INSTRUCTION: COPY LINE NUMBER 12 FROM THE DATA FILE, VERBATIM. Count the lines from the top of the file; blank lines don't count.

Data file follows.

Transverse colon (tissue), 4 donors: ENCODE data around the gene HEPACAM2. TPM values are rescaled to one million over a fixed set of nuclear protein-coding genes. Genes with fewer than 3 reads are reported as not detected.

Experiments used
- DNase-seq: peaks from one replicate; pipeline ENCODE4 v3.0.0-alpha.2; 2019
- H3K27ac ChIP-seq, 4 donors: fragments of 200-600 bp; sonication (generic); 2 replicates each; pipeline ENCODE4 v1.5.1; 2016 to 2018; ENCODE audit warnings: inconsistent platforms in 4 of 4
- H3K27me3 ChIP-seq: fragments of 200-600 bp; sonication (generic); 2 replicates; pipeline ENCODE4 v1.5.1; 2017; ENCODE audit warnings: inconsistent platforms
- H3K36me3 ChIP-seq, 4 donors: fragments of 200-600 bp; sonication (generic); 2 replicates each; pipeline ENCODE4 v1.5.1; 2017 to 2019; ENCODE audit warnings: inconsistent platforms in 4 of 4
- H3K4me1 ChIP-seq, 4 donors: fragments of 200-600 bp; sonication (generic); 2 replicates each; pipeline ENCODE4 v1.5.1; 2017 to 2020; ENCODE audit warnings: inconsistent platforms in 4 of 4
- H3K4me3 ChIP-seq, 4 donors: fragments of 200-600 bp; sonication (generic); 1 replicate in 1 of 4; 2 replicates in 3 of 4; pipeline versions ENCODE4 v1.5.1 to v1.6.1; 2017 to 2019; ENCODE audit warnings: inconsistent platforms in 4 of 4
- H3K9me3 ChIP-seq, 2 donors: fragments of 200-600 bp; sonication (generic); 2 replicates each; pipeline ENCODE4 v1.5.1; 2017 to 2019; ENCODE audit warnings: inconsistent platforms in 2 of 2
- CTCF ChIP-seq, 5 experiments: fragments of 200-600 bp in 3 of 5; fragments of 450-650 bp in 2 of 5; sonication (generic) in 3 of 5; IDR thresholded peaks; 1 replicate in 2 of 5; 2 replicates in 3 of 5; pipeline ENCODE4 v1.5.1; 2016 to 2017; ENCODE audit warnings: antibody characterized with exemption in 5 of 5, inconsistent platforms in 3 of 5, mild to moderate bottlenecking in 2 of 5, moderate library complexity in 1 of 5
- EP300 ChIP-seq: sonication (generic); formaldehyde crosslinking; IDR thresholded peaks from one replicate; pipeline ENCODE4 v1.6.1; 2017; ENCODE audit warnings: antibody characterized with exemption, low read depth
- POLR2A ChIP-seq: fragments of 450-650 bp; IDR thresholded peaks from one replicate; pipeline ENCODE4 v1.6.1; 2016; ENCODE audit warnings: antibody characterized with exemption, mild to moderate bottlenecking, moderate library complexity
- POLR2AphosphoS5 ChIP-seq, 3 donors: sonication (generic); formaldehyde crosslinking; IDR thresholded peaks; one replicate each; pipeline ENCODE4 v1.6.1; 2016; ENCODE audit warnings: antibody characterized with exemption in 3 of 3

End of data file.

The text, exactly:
- POLR2A ChIP-seq: fragments of 450-650 bp; IDR thresholded peaks from one replicate; pipeline ENCODE4 v1.6.1; 2016; ENCODE audit warnings: antibody characterized with exemption, mild to moderate bottlenecking, moderate library complexity